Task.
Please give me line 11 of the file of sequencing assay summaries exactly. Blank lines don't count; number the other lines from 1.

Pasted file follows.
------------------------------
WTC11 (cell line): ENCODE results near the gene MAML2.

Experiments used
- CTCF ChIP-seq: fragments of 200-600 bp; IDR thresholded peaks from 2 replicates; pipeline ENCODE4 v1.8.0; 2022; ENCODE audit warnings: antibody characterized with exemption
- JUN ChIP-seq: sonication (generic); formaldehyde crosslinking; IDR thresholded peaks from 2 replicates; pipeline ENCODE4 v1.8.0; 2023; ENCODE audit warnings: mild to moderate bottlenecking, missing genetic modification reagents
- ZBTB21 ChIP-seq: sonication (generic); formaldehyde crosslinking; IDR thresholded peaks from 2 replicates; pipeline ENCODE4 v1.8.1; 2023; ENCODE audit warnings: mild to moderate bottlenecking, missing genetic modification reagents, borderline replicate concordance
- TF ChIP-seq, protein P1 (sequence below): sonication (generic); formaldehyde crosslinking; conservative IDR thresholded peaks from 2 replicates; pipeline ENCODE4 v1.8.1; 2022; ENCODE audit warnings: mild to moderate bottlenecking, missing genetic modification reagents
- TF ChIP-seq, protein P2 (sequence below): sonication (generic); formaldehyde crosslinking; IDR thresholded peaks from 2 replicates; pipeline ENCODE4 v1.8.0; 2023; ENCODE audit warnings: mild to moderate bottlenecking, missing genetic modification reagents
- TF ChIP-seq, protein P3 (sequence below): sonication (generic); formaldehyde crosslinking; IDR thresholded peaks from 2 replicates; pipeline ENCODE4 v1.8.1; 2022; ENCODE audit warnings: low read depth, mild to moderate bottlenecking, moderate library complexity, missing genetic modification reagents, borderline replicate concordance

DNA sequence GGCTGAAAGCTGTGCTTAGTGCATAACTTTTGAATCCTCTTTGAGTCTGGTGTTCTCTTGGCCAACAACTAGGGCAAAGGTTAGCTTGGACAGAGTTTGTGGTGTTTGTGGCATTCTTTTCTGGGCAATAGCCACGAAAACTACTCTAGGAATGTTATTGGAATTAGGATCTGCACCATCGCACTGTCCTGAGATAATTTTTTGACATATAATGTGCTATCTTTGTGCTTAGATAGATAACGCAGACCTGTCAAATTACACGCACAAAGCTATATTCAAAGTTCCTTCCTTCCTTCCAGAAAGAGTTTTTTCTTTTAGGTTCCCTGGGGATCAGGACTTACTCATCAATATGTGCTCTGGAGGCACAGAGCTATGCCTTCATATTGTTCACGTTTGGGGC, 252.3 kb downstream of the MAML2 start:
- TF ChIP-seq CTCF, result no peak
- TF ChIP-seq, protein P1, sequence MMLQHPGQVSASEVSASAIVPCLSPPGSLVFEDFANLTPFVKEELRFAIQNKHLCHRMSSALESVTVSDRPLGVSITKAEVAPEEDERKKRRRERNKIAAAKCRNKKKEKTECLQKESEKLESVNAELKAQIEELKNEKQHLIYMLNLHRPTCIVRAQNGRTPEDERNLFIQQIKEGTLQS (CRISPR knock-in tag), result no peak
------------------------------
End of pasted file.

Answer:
- TF ChIP-seq, protein P1, sequence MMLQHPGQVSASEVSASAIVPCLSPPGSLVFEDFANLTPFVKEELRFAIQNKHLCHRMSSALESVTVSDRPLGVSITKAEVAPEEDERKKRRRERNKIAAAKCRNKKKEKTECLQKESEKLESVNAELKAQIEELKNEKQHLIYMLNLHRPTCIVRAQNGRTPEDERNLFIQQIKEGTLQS (CRISPR knock-in tag), result no peak